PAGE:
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Posts tagged ‘Dietary supplement’

New Research Supports Antioxidants, Carotenoids & Vitamins For Helping To Maintain Eye Health

Olympian Labs Nutra-Vision

A daily supplement of Lutein in combination with Vitamin A may
slow vision loss associated with retinitis pigmentosa, according
to the results of a randomized, controlled, double-blind trial.

Writing in the Archives of Ophthalmology, American scientists now report that a daily supplement containing 12 milligrams of Lutein in combination with 15,000 International Units of Vitamin A is associated with a preservation of mid-peripheral vision. Rentinitis pigmentosa is a group of inherited eye diseases that affect the retina. It causes the degeneration of photoreceptor cells in the retina, bringing progressive vision loss to about one in 4,000 people worldwide. Previous studies had found that taking vitamin A slows the decline in retinal function and vision loss.

The new data indicates that 40 year olds with the condition who take
the Vitamin A plus Lutein combination would not be expected to lose
their mid-peripheral field until the age of 61, which would represent a
significant improvement compared with only 51 in people not taking
nutritional supplements.

Lutein Is a Key Nutrient for Eyes…
Lutein, a nutrient found in various foods including green leafy
vegetables and egg yolk, has a ten-year history in the dietary
supplement market as a nutrient to reduce the risk of age related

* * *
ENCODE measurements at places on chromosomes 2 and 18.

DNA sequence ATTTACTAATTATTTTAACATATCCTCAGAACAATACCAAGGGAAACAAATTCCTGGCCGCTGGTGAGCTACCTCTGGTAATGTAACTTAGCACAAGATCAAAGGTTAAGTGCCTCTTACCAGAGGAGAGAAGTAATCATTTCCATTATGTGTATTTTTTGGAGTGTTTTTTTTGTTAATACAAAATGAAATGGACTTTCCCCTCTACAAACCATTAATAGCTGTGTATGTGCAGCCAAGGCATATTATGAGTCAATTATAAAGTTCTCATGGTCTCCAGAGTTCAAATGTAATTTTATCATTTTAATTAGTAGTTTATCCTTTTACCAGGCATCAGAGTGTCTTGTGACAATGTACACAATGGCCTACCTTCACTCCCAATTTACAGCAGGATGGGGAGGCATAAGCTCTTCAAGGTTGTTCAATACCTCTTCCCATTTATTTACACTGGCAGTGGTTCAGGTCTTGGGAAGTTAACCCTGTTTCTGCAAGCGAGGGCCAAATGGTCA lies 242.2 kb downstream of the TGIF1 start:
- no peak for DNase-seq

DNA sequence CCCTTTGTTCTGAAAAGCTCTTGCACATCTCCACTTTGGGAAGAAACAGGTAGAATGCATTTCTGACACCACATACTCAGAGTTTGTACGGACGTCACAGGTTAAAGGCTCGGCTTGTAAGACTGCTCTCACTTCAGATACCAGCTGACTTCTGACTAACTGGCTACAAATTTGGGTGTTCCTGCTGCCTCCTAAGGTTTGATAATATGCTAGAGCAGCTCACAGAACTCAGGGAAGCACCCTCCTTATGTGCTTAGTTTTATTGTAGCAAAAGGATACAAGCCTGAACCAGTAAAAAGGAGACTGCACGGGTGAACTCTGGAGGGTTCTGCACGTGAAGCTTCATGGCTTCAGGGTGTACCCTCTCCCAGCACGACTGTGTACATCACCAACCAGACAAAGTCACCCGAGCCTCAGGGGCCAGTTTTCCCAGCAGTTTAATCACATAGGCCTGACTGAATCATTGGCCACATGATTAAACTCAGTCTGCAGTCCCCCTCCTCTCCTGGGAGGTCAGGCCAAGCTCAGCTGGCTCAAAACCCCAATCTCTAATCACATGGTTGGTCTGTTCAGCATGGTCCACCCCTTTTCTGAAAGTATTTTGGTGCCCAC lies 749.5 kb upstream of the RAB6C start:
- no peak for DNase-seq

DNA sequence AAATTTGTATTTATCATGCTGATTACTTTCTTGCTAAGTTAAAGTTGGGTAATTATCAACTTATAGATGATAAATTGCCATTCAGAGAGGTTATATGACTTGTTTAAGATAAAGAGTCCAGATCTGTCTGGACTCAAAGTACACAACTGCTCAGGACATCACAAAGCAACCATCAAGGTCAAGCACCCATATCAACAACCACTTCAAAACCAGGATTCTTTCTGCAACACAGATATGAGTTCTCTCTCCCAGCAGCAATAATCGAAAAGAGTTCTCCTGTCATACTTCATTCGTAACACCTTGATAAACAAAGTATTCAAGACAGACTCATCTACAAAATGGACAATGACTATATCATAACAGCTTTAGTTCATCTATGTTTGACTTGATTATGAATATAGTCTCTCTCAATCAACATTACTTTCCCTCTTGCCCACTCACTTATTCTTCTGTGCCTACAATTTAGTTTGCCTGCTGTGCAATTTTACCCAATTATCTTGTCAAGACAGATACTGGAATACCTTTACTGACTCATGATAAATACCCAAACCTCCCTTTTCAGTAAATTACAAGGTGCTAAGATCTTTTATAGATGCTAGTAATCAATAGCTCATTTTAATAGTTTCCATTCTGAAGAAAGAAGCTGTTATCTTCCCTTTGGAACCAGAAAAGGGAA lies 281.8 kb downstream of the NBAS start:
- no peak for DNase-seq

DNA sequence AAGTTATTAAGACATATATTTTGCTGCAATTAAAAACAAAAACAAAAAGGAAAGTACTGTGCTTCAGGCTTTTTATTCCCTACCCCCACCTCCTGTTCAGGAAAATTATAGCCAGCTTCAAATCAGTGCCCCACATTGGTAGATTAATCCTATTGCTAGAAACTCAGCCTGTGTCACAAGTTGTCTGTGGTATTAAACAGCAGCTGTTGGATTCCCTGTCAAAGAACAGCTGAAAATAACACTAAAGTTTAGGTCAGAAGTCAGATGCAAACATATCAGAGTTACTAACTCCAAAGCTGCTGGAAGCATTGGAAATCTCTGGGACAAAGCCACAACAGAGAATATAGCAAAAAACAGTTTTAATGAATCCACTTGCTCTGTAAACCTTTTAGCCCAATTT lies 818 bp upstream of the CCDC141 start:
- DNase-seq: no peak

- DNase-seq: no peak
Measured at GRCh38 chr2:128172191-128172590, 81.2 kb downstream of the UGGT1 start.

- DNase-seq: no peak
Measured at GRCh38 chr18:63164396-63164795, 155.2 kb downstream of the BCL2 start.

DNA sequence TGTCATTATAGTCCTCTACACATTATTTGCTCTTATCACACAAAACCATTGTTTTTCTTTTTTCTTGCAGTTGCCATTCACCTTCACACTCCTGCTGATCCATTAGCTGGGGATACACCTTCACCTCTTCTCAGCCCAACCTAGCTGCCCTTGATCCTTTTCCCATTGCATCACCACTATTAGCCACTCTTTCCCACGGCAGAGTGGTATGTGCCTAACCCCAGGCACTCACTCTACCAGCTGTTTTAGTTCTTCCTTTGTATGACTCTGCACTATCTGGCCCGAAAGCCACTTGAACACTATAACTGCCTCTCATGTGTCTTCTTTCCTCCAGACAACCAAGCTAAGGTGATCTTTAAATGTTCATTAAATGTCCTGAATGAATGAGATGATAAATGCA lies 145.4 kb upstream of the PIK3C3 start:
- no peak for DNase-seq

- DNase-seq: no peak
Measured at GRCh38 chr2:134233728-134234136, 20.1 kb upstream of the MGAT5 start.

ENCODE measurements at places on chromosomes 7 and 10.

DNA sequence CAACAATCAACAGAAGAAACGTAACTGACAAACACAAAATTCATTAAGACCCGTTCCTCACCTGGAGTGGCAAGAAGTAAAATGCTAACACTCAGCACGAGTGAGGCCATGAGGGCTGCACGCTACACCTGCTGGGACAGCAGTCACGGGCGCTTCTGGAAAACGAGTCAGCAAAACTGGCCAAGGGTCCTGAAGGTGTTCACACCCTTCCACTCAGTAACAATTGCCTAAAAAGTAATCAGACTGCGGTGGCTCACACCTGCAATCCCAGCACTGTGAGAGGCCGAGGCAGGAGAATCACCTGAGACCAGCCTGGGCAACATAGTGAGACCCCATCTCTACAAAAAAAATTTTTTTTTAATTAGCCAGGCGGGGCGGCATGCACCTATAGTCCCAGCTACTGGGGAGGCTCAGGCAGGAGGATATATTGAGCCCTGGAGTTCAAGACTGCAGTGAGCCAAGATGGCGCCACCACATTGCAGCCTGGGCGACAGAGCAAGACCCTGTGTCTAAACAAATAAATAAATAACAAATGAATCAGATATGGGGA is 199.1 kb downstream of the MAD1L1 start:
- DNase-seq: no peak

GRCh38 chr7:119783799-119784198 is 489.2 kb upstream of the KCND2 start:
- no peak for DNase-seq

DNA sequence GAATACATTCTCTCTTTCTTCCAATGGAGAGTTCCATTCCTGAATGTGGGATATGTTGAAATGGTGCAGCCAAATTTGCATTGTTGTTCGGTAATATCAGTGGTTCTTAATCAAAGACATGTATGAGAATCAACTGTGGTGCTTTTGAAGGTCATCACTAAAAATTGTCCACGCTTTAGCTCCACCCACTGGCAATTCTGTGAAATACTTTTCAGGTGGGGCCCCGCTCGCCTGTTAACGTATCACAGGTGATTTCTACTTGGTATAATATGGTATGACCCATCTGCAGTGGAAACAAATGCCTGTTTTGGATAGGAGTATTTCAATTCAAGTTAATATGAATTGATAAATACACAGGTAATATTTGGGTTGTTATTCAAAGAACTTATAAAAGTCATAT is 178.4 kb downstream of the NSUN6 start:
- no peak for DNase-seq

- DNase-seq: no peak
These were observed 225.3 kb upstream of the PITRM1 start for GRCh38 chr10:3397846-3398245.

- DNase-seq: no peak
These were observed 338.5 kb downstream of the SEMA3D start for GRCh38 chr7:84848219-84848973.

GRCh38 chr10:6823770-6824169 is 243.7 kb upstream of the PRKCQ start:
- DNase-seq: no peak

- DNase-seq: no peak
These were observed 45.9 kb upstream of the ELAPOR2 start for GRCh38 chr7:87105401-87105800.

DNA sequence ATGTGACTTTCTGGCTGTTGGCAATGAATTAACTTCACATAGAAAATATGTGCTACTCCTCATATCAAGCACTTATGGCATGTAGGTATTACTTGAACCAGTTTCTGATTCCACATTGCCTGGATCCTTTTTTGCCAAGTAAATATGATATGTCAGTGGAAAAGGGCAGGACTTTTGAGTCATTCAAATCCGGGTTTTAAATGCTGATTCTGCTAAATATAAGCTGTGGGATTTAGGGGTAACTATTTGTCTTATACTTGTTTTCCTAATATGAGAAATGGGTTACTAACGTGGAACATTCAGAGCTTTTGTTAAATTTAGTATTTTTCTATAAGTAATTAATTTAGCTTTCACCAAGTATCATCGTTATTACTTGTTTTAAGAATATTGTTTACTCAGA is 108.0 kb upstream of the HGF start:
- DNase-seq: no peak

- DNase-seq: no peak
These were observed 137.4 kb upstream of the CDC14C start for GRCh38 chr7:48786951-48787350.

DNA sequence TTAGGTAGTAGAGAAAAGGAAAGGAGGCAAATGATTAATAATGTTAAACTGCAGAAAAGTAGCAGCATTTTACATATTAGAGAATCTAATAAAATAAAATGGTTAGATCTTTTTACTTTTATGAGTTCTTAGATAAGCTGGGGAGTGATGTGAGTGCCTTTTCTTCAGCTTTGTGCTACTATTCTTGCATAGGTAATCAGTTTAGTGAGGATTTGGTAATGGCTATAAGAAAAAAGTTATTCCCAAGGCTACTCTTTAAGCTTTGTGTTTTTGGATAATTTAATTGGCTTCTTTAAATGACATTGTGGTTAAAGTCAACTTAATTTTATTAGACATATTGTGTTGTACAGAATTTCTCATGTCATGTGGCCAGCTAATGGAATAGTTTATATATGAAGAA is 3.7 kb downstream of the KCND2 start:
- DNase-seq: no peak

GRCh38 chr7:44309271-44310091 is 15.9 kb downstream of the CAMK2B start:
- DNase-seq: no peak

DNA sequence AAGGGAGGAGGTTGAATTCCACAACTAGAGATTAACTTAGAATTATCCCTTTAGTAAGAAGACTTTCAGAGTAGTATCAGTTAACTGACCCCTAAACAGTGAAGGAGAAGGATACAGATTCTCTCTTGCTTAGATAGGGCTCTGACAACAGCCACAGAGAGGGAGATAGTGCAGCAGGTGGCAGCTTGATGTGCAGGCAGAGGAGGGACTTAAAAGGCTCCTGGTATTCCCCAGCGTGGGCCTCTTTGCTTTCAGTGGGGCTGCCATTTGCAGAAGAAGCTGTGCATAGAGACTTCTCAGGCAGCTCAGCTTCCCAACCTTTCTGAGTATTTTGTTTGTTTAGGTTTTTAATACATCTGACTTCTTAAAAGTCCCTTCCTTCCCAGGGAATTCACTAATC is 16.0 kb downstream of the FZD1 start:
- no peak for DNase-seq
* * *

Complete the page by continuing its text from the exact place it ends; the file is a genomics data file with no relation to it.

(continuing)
macular degeneration (ADM). It is often used in combination with
zeaxanthin and other antioxidant nutrients.

Researchers from the Massachusetts Eye and Ear Infirmary
recruited 225 non-smoking people with retinitis pigmentosa aged
between 18 and 60. The participants were randomly assigned to
receive Vitamin A only (15,000 IU, retinyl palmitate) or Vitamin A plus Lutein (12 mg per day) for four years. While no significant effect was observed for the overall decline in vision between the two groups, a significant reduction in the rate of vision loss in the mid-peripheral region was observed.

According to the researchers, the average level of mid-peripheral sensitivity for a patient aged 40 years is 375 dB. People taking the Lutein supplements lost on average 27 dB per year, while the other group lost 34 dB per year, noted the researchers.

No Safety Concerns For The Supplement…
No toxicity concerns were recorded during the study, and the
researchers noted that only non-smokers took part in their study.